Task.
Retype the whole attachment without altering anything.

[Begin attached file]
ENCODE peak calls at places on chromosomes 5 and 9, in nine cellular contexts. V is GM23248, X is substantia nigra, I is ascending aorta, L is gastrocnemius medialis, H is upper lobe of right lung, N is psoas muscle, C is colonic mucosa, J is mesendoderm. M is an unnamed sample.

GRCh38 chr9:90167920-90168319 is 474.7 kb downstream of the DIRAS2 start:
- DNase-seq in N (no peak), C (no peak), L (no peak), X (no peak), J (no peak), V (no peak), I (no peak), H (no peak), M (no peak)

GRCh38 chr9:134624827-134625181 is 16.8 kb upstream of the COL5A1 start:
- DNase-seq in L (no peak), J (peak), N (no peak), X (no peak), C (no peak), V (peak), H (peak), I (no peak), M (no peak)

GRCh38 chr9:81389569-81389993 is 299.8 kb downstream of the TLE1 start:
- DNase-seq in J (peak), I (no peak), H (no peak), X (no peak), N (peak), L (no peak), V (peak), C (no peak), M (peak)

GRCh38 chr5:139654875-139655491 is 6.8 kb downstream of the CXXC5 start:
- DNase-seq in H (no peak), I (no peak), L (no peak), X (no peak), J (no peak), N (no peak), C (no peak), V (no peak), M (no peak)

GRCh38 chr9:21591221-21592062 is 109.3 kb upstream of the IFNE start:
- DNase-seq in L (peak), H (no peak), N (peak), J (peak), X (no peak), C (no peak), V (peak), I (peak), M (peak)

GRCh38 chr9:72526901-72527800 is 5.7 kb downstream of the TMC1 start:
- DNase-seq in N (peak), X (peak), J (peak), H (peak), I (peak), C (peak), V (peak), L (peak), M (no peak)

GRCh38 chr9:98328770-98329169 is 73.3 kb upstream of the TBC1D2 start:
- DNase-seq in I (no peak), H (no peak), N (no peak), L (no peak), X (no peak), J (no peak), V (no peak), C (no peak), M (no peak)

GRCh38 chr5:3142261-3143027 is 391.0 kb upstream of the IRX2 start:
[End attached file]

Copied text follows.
ENCODE peak calls at places on chromosomes 5 and 9, in nine cellular contexts. V is GM23248, X is substantia nigra, I is ascending aorta, L is gastrocnemius medialis, H is upper lobe of right lung, N is psoas muscle, C is colonic mucosa, J is mesendoderm. M is an unnamed sample.

GRCh38 chr9:90167920-90168319 is 474.7 kb downstream of the DIRAS2 start:
- DNase-seq in N (no peak), C (no peak), L (no peak), X (no peak), J (no peak), V (no peak), I (no peak), H (no peak), M (no peak)

GRCh38 chr9:134624827-134625181 is 16.8 kb upstream of the COL5A1 start:
- DNase-seq in L (no peak), J (peak), N (no peak), X (no peak), C (no peak), V (peak), H (peak), I (no peak), M (no peak)

GRCh38 chr9:81389569-81389993 is 299.8 kb downstream of the TLE1 start:
- DNase-seq in J (peak), I (no peak), H (no peak), X (no peak), N (peak), L (no peak), V (peak), C (no peak), M (peak)

GRCh38 chr5:139654875-139655491 is 6.8 kb downstream of the CXXC5 start:
- DNase-seq in H (no peak), I (no peak), L (no peak), X (no peak), J (no peak), N (no peak), C (no peak), V (no peak), M (no peak)

GRCh38 chr9:21591221-21592062 is 109.3 kb upstream of the IFNE start:
- DNase-seq in L (peak), H (no peak), N (peak), J (peak), X (no peak), C (no peak), V (peak), I (peak), M (peak)

GRCh38 chr9:72526901-72527800 is 5.7 kb downstream of the TMC1 start:
- DNase-seq in N (peak), X (peak), J (peak), H (peak), I (peak), C (peak), V (peak), L (peak), M (no peak)

GRCh38 chr9:98328770-98329169 is 73.3 kb upstream of the TBC1D2 start:
- DNase-seq in I (no peak), H (no peak), N (no peak), L (no peak), X (no peak), J (no peak), V (no peak), C (no peak), M (no peak)

GRCh38 chr5:3142261-3143027 is 391.0 kb upstream of the IRX2 start: